Video Is China's Economic Data Accurate?

Some investors say China's wild stock market gyrations have been made worse by worries about the reliability of that nation's economic data. And some critics say the reports can mislead investors by painting an unrealistically-strong picture of the economy. A key China scholar says Beijing is not fudging ((manipulating)) the numbers, but that the economy is evolving quickly from smoke-stack industries to services, and the ways of tracking new economic activity are falling behind the change. V
Video

Video Next to Iran, Climate at Forefront of Obama Agenda

President Barack Obama this week announced new initiatives aimed at making it easier for Americans to access renewable energy sources such as solar and wind. Obama is not slowing down when it comes to pushing through climate change measures, an issue he says is the greatest threat to the country’s national security. VOA correspondent Aru Pande has more from the White House.
Video

Video Shipping Containers Provide Experimental Housing

Housing prices around the San Francisco Bay area are out of reach for many people, so some young entrepreneurs, artists and tech industry workers are creating their own houses using converted shipping containers. But as VOA's Mike O’Sullivan reports from Oakland, the effort requires ingenuity and dealing with restrictive local laws.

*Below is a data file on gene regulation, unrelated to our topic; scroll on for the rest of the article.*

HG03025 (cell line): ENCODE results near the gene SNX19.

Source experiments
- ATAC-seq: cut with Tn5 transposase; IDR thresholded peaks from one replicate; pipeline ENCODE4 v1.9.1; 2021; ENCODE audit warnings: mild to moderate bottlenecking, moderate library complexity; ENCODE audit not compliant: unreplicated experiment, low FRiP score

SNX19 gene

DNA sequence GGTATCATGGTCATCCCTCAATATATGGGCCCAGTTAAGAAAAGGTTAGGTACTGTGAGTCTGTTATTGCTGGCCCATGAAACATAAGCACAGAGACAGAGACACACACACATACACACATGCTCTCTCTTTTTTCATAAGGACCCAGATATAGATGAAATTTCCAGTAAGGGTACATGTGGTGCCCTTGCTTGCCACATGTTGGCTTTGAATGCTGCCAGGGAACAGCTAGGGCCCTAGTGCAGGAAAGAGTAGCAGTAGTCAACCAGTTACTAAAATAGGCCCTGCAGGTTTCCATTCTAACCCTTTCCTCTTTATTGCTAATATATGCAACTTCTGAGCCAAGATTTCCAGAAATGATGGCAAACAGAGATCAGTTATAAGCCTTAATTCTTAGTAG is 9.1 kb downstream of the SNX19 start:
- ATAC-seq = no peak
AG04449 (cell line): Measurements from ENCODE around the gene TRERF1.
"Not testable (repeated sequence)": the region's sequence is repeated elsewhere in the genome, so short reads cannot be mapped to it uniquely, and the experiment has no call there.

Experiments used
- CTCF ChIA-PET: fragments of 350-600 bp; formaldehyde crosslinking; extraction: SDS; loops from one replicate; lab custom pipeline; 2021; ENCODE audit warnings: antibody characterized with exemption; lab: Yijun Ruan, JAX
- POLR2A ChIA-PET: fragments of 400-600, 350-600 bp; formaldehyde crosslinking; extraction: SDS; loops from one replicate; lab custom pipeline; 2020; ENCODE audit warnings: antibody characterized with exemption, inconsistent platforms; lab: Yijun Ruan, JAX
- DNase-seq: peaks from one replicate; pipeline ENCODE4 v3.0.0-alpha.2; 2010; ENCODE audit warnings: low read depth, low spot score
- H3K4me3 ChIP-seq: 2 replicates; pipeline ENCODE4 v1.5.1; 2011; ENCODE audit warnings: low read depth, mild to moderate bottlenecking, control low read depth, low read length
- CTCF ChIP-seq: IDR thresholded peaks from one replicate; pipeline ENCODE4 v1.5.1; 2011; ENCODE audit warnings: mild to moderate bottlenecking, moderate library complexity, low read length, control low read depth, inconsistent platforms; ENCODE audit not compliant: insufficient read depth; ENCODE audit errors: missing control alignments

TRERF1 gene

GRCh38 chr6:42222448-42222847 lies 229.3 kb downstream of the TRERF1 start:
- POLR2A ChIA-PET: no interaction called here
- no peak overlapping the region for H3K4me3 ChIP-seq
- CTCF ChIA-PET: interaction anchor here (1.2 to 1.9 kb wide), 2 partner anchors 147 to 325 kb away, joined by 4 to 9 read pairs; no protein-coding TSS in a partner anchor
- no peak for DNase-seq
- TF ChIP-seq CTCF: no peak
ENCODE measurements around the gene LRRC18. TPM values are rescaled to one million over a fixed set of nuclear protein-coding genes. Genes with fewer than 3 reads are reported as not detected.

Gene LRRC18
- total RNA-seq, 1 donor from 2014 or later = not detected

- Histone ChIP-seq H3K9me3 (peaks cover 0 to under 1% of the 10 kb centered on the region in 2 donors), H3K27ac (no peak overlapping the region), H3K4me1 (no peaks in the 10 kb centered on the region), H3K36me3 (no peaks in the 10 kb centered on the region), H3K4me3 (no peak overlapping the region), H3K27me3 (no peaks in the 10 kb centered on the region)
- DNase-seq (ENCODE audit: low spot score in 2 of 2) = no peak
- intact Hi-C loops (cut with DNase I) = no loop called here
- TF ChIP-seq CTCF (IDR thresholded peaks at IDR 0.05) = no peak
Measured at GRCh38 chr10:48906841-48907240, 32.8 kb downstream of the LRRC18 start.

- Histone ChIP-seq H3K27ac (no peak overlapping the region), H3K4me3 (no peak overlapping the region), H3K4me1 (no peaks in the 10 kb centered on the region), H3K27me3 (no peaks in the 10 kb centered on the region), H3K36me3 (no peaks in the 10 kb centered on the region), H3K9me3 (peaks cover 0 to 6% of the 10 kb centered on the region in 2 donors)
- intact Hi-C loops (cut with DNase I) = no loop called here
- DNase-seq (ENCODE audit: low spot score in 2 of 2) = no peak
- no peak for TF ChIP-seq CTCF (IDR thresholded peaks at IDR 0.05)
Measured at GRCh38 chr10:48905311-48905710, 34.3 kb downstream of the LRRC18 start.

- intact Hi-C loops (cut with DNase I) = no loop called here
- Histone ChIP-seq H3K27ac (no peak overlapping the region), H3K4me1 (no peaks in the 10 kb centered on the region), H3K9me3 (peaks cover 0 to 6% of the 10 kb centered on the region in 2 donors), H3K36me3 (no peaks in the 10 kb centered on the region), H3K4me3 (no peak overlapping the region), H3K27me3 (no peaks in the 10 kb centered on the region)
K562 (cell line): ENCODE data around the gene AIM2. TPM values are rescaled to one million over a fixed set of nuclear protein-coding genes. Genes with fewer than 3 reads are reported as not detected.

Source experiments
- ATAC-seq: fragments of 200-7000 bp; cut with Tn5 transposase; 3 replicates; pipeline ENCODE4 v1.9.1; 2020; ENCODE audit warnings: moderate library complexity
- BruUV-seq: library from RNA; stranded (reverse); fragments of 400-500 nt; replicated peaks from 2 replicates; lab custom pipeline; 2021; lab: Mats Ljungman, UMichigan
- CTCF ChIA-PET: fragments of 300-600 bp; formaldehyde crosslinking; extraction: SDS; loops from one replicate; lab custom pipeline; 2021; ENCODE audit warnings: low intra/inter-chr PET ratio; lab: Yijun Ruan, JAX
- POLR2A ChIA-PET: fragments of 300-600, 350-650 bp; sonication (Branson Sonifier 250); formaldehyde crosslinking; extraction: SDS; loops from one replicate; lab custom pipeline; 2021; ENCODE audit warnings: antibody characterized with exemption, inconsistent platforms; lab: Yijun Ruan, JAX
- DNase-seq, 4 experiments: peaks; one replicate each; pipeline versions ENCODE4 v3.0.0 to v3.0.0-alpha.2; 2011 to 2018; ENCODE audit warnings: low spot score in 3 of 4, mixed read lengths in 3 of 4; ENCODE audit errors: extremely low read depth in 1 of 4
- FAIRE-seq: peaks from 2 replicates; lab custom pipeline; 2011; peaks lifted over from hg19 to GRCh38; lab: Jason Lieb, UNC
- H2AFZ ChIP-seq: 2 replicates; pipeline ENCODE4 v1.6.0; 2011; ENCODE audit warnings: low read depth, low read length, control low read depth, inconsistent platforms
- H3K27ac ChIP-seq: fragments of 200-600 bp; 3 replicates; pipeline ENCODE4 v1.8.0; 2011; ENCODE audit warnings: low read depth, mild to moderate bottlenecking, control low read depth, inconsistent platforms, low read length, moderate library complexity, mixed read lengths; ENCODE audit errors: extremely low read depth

Video

Video Arctic Draws International Competition for Oil

A new geopolitical “Great Game” is underway in earth’s northernmost region, the Arctic, where Russia has claimed a large area for resource development and President Barack Obama recently approved Shell Oil Company’s test-drilling project in an area under U.S. control. Greg Flakus reports.
Video

Video Philippine Maritime Police: Chinese Fishermen a Threat to Country’s Security

China and the Philippines both claim maritime rights in the South China Sea.  That includes the right to fish in those waters. Jason Strother reports on how the Philippines is catching Chinese nationals it says are illegal poachers. He has the story from Palawan province.
Video

Video Technique May Eliminate Drill-and-Fill Dental Care